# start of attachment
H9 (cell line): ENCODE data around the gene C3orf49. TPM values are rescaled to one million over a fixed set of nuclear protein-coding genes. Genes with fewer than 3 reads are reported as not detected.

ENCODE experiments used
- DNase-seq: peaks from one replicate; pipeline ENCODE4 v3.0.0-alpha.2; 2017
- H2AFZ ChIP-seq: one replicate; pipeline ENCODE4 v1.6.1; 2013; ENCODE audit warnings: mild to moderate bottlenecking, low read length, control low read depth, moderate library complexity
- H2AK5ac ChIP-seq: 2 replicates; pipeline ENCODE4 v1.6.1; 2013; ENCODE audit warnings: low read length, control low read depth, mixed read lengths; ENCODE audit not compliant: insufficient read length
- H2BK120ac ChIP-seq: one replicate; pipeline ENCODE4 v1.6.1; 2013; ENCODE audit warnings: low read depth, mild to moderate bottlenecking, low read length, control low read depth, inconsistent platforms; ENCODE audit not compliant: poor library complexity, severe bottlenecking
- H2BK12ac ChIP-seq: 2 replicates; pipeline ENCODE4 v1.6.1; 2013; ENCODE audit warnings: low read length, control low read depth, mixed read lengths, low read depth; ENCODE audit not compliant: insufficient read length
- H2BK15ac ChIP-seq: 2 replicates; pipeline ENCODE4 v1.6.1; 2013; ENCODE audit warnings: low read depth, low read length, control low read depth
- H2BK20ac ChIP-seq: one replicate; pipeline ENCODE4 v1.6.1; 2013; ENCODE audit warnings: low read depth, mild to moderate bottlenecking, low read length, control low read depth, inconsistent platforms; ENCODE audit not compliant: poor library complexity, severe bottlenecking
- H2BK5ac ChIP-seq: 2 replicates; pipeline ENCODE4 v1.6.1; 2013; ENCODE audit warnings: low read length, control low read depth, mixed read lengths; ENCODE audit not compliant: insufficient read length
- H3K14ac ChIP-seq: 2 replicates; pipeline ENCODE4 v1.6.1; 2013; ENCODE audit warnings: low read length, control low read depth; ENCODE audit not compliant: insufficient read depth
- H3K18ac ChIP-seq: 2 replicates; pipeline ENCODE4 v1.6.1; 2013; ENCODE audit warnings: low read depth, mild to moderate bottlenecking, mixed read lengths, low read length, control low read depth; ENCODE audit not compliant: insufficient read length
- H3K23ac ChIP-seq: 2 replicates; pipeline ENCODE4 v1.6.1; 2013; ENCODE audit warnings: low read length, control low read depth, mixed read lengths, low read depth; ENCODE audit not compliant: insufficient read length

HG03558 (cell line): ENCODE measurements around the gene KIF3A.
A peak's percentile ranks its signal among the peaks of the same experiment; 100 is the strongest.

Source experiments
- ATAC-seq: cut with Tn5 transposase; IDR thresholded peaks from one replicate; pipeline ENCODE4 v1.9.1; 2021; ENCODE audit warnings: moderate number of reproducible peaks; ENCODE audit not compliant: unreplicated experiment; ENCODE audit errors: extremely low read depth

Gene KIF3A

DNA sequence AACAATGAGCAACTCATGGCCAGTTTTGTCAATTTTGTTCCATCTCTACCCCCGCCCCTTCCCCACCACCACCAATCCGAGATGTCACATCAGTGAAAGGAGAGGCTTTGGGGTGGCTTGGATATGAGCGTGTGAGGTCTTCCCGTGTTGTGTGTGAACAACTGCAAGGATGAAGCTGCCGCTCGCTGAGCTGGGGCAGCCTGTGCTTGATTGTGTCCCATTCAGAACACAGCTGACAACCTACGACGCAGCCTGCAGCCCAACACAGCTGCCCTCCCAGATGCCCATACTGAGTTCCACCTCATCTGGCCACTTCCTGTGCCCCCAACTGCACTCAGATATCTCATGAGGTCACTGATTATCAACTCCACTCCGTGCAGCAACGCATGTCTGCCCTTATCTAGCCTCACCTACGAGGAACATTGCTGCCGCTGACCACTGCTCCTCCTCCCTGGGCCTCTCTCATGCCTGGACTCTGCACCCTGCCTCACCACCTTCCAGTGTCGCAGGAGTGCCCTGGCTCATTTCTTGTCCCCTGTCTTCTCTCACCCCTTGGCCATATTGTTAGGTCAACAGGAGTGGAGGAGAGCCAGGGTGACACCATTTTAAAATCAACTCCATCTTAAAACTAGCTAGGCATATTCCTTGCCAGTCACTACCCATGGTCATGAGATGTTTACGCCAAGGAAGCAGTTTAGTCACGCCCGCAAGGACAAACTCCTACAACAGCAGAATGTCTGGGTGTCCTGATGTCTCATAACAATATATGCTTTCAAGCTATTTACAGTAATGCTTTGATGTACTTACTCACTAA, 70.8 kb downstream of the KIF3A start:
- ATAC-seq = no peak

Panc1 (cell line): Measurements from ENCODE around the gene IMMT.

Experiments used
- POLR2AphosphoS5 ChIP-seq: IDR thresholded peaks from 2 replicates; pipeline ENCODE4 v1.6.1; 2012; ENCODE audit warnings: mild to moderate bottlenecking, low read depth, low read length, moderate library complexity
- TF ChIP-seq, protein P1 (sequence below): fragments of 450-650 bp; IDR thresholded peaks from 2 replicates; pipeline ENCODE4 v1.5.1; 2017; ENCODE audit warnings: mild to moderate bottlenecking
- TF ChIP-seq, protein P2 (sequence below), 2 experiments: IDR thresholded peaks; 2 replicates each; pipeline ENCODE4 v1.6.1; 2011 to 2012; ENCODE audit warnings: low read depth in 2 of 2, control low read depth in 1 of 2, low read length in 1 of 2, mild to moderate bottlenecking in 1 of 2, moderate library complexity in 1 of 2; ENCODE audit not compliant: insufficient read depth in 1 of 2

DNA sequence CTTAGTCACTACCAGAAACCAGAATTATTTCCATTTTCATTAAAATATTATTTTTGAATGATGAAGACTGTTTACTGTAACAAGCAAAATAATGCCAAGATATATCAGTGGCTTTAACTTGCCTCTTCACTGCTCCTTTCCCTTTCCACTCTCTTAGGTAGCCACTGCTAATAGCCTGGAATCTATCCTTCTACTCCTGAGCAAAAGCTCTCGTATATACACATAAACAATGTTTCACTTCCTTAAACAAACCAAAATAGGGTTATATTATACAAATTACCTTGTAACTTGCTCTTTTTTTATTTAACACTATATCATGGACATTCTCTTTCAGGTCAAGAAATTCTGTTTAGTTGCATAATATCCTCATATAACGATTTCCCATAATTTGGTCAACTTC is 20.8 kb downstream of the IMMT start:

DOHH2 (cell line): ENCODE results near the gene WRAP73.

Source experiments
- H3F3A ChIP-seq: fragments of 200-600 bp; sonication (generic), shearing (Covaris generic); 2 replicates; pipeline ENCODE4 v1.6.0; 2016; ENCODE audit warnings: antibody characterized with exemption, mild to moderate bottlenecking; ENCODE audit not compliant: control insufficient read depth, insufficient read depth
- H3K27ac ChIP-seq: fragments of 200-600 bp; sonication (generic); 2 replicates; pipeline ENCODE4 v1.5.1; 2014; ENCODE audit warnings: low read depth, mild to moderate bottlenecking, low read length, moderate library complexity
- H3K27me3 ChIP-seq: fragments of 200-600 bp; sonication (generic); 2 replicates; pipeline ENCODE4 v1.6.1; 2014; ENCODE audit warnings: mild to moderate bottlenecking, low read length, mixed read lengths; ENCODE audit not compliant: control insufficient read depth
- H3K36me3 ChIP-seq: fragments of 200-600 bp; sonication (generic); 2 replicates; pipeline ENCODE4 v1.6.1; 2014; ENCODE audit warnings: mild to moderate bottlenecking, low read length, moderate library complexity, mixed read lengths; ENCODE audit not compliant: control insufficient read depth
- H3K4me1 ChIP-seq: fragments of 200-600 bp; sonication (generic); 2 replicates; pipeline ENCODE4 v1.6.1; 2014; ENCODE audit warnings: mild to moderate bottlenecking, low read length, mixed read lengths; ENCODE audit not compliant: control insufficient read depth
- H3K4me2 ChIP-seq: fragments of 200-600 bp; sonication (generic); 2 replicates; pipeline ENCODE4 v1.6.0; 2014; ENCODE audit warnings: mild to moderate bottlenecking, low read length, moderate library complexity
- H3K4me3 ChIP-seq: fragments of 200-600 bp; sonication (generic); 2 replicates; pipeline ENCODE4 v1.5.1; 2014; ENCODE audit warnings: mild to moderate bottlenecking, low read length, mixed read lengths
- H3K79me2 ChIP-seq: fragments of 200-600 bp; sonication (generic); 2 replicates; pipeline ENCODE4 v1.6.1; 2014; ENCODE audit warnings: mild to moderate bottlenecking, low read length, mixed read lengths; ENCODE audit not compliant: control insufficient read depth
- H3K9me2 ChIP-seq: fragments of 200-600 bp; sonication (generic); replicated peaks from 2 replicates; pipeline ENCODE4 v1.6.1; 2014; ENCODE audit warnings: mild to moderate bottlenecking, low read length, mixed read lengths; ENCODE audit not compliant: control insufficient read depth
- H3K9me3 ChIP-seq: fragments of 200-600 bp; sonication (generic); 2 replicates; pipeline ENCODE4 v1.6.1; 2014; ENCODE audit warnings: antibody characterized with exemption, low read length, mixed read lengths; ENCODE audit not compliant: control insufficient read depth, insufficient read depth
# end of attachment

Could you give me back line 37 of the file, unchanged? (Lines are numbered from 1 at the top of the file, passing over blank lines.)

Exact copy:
- H3K9me2 ChIP-seq: fragments of 200-600 bp; sonication (generic); replicated peaks from 2 replicates; pipeline ENCODE4 v1.6.1; 2014; ENCODE audit warnings: mild to moderate bottlenecking, low read length, mixed read lengths; ENCODE audit not compliant: control insufficient read depth